One of Niels’ main contributions to Greenlandic society was playing a critical role in mapping Greenlandic glaciers. He served as Greenland Leader in the Global Land-Ice Measurement from Space international consortium, which produced the first complete map and inventory of all Greenlandic glaciers -- more than 20,000 glaciers -- from 1990s satellite imagery. 

The recommended glacier for Sermeq Niels Reeh is a land-terminating glacier in the very far north of Greenland. Based on Niels’ ice-age mapping approach, this is likely “the oldest” glacier in Greenland. The ice in this glacier is at least 35,000 years old, meaning it fell as snow before the Last Glacial Maximum. Virtually all other glaciers in Greenland now contain ice that fell as snow within the past 17,000 years.

Anker Weidick with his wife, Thale Marie Else Knudsen.

About Anker Weidick

Anker spent his entire career at GEUS. Between 1958 and 2012, he produced over 100 scientific reports on various aspects of Greenlandic glaciers and their changes since the end of the last ice age. Anker began at GEUS as a researcher in 1960, and served as Head of Department prior to his formal retirement in 1996. Anker continued to work throughout his retirement, until dying in 2020, at the age of 92, after a brief illness.

One of Anker’s main contributions to Greenlandic science was mapping present and historical ice margins around c. 35% of the ice sheet using aerial photographs and field investigations. The length changes of Greenlandic glaciers first documented by Anker have since become an important updating indicator of Greenland climate change.

One of Anker’s main contributions to Greenlandic society was providing the first systematic inventory of all ice sheet glacier names. He collected these glacier names from both historical maps and traditional knowledge. Anker learned Greenlandic from his wife, Thale Marie Else Knudsen. This first inventory provided a foundation for the glacier name inventories in use today. 

The recommended glacier for Sermeq Anker Weidick is a small land-terminating valley glacier in the very far south of Greenland. Anker collected historical maps and photographs of this specific glacier. It has a complex pattern of ice types and moraine positions which are textbook examples of the types of landscape features that he used throughout his career to reconstruct changes in ice area since the Little Ice Age. He was very active in field investigations in this region.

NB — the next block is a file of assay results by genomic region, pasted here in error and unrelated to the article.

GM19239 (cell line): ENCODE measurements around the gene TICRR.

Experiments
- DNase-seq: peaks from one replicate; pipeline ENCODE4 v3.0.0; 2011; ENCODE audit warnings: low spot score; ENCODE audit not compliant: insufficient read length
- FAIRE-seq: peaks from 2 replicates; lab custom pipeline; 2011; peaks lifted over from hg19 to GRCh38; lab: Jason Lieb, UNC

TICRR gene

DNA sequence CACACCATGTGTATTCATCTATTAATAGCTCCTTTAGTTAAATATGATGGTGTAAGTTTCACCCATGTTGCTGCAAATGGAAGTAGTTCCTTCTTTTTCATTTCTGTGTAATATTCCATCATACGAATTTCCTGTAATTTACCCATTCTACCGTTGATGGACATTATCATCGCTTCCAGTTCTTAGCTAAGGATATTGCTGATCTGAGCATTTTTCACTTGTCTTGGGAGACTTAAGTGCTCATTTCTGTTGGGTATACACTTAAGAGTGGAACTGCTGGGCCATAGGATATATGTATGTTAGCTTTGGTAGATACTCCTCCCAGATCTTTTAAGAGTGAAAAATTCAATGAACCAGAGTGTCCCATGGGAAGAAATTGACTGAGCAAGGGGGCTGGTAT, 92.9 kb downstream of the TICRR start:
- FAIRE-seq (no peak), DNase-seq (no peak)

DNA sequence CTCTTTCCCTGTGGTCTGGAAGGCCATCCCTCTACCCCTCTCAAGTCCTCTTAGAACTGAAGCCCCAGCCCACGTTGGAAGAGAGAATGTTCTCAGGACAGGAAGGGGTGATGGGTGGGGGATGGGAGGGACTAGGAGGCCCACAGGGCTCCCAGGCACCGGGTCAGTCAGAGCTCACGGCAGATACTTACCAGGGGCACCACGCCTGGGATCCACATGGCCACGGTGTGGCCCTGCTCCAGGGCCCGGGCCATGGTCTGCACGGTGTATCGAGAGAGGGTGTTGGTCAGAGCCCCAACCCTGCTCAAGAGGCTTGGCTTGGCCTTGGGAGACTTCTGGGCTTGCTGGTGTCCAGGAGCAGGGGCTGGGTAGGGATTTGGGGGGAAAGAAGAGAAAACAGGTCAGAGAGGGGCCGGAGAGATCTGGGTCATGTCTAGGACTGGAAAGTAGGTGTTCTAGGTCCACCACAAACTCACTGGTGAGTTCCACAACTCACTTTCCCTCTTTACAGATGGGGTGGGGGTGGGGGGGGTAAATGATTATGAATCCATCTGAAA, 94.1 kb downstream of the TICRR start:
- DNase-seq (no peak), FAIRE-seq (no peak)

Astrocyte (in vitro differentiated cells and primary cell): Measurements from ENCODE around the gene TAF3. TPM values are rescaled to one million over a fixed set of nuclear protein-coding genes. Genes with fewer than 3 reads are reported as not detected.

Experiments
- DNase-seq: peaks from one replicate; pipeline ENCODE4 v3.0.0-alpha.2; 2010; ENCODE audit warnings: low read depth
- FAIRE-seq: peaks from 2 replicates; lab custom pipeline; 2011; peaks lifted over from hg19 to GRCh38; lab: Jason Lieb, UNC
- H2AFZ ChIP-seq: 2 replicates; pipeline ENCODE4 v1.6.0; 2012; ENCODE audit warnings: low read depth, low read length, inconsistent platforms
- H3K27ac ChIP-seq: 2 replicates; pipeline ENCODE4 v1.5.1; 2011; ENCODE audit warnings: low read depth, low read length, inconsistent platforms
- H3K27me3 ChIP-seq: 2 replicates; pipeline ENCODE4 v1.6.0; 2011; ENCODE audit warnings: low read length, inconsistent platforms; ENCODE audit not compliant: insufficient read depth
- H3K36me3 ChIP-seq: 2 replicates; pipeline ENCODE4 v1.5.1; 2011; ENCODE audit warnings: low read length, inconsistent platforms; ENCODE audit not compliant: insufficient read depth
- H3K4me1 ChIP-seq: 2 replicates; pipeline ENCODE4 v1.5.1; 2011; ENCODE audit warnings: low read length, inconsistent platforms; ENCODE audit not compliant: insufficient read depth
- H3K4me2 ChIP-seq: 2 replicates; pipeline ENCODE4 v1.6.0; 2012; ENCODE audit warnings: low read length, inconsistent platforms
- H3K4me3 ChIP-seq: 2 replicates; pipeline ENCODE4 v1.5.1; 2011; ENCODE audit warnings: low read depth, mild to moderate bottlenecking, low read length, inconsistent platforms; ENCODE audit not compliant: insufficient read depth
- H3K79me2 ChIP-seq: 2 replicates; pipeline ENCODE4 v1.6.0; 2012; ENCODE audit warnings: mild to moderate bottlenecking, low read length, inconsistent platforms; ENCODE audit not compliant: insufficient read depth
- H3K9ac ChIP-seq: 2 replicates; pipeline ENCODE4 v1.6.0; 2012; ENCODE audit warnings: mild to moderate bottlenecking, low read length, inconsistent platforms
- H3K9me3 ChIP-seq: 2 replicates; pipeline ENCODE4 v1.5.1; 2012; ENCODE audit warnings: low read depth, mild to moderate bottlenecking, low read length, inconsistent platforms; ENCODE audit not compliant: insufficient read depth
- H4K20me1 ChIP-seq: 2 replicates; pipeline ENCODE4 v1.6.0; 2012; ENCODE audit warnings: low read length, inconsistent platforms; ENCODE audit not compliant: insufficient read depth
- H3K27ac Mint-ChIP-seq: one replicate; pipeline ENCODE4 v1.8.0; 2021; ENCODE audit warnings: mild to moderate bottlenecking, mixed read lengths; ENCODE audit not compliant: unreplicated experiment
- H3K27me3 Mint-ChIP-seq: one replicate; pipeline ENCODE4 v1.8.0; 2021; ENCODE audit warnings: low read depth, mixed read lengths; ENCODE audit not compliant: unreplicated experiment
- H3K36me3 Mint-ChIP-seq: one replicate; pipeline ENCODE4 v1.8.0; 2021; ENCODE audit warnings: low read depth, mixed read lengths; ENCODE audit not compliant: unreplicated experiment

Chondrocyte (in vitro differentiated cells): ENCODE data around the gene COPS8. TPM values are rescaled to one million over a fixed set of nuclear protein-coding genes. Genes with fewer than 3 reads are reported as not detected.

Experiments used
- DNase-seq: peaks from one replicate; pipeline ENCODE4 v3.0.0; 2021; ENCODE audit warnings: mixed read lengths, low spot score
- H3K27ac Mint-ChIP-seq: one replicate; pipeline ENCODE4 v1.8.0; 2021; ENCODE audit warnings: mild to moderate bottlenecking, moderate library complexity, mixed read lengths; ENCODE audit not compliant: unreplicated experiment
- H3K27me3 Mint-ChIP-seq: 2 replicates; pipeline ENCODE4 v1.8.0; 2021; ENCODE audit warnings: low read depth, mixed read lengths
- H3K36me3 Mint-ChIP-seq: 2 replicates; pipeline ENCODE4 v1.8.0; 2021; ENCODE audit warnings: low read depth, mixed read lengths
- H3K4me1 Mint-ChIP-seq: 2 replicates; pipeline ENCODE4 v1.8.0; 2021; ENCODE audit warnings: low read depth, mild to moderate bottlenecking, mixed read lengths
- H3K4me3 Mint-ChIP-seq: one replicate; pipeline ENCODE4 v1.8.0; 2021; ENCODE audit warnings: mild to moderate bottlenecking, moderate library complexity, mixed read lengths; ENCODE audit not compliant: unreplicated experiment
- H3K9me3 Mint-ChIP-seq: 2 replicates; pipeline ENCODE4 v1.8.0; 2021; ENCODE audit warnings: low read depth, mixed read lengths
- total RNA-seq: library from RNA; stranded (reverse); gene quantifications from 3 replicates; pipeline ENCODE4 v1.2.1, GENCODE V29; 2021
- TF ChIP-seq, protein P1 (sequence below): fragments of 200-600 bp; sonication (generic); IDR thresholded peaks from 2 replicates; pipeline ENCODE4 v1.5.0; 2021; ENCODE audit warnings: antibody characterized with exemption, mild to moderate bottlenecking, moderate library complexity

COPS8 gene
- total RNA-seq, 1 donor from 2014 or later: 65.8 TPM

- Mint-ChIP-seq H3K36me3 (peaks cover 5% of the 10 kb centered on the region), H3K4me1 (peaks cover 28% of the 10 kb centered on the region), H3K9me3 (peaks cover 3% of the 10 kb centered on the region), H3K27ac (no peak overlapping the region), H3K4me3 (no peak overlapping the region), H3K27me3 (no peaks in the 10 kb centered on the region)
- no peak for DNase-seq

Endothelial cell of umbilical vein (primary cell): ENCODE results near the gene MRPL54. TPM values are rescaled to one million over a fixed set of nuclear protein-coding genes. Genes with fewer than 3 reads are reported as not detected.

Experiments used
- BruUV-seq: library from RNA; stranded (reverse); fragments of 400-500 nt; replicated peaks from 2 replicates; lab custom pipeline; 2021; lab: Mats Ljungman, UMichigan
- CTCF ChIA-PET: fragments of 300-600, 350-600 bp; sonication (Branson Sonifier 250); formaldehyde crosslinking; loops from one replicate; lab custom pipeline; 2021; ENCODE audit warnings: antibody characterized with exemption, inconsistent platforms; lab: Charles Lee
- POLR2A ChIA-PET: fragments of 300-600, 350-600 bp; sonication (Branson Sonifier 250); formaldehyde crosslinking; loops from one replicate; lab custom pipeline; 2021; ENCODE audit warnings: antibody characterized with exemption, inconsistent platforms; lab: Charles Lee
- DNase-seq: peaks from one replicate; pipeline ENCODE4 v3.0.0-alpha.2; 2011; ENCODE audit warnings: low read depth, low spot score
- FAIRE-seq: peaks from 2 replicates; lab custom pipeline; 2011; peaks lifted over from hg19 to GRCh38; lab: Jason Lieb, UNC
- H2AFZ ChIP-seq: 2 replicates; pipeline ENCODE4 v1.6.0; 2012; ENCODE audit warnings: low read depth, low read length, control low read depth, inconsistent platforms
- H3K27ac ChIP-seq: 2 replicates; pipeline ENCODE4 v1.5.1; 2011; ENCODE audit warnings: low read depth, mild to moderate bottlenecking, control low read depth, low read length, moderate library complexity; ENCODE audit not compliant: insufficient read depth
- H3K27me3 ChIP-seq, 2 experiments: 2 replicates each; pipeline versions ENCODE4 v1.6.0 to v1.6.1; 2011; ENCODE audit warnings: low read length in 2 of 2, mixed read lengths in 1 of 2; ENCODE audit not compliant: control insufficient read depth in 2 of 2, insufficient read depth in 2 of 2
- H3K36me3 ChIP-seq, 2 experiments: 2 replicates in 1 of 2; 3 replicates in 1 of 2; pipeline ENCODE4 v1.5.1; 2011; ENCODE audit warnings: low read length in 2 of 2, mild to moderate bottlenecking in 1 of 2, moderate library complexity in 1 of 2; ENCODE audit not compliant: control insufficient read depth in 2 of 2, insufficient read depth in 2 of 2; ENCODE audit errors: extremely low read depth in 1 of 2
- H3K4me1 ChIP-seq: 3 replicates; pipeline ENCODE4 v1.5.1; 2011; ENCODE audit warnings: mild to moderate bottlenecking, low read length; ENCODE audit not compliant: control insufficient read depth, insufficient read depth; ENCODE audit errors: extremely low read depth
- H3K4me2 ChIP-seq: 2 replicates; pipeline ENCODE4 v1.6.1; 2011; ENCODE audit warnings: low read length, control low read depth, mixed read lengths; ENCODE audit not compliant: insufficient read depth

Konrad Steffen

About Konrad Steffen

Konrad Steffen established a series of automatic weather stations on the ice sheet, beginning in 1990. While maintaining this network, he worked first at the University of Colorado and later at the Swiss Federal Institute for Forest, Snow and Landscape Research. Konrad collaborated with GEUS on ice-sheet fieldwork in the Paakitsoq area between 1993 and 2020. Konrad died in 2020, at the age of 68, in an ice-sheet accident while servicing ice-sheet weather stations near Ilulissat.

One of Konrad’s main contributions to Greenlandic science was documenting recent increases in air temperatures and ice-sheet melt rates due to climate change. These vital ice-sheet measurements are used by research groups around the world and have contributed to many research discoveries, including the observation that the ice sheet slides into the ocean faster during warmer summers.

One of Konrad’s main contributions to Greenlandic society was consistently highlighting the climate-change impacts confronting Greenland in the international media, and strongly advocating for political action to avoid dangerous climate change for future generations. Konrad’s work also used ice-sheet weather stations to understand the causes, and impacts, of extreme wind and flood events initiated on the ice sheet, e.g Piteraq.

The recommended glacier for Sermeq Konrad Steffen is a marine-terminating glacier in North Greenland. Since Konrad Steffen did research on both sea ice in the north, at the Pikialasorsuaq near Qaanaaq, and inland ice in the north, at Petermann Glacier, a glacier touching the sea in North Greenland provides a good tribute to his Greenland legacy.                

William Colgan
Senior Researcher
Glaciology and Climate

Location of the three new glacier names

About Greenlandic place names